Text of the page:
Relationship between Parenting Styles and Self Compassion in Young Adults

By Ahmed, Nimrah; Bhutto, Zainab Hussain | Pakistan Journal of Psychological Research, Winter 2016 | Go to article overview

Relationship between Parenting Styles and Self Compassion in Young Adults


Ahmed, Nimrah, Bhutto, Zainab Hussain, Pakistan Journal of Psychological Research


Parenting style is "a combination of attitudes toward the child that are communicated to the child and create an emotional climate in which the parents' behaviors are expressed and the child's behavior is influenced" (Darling & Steinberg, 1993). Therefore, parental attitude is not a single element, rather a multifaceted dimension which has a significant influence on a child. Baumrind (1971), after extensive field work with parents and children, put forward an elaborate theory shedding light upon parenting styles. In her Parenting Styles Model (1971), she emphasized two major divisions of child rearing styles namely responsiveness and demandingness. Interaction between these two basic divisions results in one of the three popular parenting styles namely permissive, authoritarian and authoritative. Operational definition for parenting styles model (Baumrind, 1971) is rooted in the two major divisions of demandingness and responsiveness. Permissive style is high on responsiveness but low on demandingness. An authoritarian style of parenting is low on responsiveness but high on demandingness. And lastly an authoritative style is high on responsiveness and also on demandingness.

Researchers have shown that parenting styles have a considerable impact on the functioning of a child. Erden and Uredi (2008) found that eighth graders who came from authoritative parenting homes adopted learning strategies that were 'self regulated'. Heaven and Ciarrochi (2008) researched on self esteem of high school students. They discovered that students who received an authoritative parenting style had higher self esteem and those who received an authoritarian parenting style had lower self esteem. Schier (2008) mentions that the authoritative parenting style has been said to result in the healthiest outcomes.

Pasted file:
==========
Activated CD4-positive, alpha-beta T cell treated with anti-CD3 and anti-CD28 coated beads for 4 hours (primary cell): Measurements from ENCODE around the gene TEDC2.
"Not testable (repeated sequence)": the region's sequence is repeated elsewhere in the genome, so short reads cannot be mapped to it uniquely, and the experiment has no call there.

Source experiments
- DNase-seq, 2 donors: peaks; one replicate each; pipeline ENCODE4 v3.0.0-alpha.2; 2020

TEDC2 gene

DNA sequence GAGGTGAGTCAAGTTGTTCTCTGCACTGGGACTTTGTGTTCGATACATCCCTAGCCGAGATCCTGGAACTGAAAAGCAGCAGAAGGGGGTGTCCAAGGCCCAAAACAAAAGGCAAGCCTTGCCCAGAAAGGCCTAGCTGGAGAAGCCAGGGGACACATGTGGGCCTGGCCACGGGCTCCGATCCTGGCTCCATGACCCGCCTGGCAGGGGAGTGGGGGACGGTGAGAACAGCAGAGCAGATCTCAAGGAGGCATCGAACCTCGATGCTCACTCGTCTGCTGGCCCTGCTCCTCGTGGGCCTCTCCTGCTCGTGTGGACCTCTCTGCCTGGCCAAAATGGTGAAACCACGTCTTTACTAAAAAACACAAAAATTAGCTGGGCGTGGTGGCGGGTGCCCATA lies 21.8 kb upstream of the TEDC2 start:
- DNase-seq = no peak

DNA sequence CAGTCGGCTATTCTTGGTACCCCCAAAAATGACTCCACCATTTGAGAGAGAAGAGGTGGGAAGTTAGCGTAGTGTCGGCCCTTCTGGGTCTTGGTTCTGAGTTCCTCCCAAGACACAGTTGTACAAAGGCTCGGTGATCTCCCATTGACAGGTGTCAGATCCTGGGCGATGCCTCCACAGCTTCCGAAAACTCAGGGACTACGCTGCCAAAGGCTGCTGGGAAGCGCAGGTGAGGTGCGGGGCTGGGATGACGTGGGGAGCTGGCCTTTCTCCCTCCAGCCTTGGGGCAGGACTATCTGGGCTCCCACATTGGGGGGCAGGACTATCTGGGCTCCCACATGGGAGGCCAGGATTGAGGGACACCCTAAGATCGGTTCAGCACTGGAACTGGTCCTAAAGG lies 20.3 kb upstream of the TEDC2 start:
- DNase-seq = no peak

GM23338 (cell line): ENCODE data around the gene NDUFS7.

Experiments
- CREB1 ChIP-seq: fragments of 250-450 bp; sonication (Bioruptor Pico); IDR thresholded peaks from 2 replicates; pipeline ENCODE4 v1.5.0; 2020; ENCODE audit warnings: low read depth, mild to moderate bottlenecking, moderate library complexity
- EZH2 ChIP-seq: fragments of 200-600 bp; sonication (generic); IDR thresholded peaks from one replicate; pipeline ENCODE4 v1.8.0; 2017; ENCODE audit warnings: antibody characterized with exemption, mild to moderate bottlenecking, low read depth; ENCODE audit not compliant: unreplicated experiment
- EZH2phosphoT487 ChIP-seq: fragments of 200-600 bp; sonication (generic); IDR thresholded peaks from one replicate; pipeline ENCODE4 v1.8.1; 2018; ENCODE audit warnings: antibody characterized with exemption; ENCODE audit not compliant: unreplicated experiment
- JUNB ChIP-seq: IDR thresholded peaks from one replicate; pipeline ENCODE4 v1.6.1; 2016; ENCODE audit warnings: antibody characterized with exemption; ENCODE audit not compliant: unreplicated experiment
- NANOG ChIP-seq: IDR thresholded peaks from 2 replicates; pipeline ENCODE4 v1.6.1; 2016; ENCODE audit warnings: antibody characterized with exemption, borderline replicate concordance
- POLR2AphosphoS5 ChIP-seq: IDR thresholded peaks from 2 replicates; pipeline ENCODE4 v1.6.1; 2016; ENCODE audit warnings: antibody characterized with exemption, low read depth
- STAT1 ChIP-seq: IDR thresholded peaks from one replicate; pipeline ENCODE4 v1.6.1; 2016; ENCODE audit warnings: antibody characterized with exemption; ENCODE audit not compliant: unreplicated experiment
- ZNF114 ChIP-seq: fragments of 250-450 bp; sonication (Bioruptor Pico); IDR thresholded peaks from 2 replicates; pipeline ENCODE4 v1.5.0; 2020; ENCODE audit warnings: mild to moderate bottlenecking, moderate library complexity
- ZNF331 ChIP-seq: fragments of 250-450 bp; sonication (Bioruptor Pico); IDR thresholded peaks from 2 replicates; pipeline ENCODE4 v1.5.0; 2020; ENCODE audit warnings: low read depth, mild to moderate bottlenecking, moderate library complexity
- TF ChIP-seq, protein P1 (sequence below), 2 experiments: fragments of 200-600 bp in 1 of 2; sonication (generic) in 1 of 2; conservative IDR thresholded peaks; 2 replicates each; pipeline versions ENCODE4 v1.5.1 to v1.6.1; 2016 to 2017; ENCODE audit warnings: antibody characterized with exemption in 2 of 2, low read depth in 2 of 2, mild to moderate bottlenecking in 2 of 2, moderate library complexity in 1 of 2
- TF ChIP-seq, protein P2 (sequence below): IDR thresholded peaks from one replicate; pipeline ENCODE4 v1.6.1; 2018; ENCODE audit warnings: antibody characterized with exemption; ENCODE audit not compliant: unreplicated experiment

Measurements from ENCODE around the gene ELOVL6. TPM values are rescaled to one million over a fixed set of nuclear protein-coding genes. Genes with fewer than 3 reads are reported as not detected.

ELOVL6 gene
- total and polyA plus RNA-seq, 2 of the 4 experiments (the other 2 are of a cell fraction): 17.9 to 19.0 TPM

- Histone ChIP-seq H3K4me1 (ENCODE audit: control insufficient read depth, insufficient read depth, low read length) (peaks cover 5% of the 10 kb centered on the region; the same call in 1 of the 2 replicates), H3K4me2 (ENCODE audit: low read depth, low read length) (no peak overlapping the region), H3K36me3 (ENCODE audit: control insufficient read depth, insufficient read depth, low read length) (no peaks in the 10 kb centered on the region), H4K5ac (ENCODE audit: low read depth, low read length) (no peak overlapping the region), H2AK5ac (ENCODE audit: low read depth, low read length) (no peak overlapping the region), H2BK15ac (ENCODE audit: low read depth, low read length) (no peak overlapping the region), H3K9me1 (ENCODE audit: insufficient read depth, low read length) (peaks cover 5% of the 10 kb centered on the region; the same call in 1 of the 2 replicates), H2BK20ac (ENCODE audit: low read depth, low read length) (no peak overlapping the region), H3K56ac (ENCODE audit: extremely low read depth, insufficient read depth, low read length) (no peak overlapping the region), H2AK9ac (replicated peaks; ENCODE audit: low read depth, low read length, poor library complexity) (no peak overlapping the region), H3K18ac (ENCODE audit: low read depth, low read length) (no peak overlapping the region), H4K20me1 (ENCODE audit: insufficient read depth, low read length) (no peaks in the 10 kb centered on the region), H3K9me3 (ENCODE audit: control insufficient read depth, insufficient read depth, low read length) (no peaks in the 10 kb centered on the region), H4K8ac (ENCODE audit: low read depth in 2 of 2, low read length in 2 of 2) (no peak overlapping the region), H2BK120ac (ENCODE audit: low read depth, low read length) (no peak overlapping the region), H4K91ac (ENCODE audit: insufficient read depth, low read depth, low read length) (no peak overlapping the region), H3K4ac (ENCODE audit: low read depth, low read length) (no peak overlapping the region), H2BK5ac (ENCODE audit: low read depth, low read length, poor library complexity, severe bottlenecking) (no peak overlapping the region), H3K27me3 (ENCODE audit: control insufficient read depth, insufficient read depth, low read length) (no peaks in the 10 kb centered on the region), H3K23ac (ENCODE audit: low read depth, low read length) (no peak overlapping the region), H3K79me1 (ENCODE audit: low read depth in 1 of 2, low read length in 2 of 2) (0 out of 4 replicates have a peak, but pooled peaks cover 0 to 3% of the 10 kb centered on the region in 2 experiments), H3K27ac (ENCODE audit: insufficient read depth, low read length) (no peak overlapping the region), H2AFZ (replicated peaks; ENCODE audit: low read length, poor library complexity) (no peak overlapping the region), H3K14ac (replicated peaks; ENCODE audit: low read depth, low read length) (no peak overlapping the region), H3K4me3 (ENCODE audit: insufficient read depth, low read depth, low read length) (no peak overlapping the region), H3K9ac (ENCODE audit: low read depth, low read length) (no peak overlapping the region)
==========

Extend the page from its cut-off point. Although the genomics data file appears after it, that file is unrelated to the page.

The construct of parenting styles has been researched upon extensively, the reason being that it exerts considerable influence on an individual (Huta, 2011). However, only a handful of studies have explored its relationship with self compassion.

Self compassion might seem new, but it is approximately 2500 years old (Lopez, 2009). The concept has been utilized by Buddhism, to be kind and accepting to others and to the self (Gilbert, 2010). Selfcompassion is defined in terms of more general definition of compassion, itself. According to this definition when individual feels compassion for others they are touched by another's experience of suffering and it leads to the spontaneous feelings of kindness and care for the person's welfare. When compassion feelings arise for someone who made mistake or performed a misdeed, an open-minded, nonjudgmental attitude towards the individual as opposed to have harsh criticism or severe judgment, is taken (Neff, Hsieh, & Dejitterat, 2005).

In the same way, self compassion towards oneself is to be open and aware of one's own suffering, offer kindness and understanding towards oneself, desire of self s well-being, to take a nonjudgmental attitude towards one's inadequacies and failures, and frame one's own experience in light of the common human experience (Neff, 2003a).

Alongside parenting styles, the degree of self compassion practiced by individuals when faced with an emotional turmoil was explored by the current study. Being kind to others is a well understood and acknowledged phenomenon. When an individual's sufferings are met with a sense of consideration, understanding and concern from others, the concept can be defined as compassion (Gilbert, 2005).

Neff s operational definition of self compassion involves polar opposite components namely self kindness against self judgment, common humanity against isolation and mindfulness against overidentification (Neff & Germer, 2012).

The social mentality theory put forward by Gilbert (1989) highlights the theoretical framework of self compassion (Grey, 2009). Gilbert and Irons (2005), state that a self-self relationship is developed when an infant receives warmth and care from the primary caregiver. …

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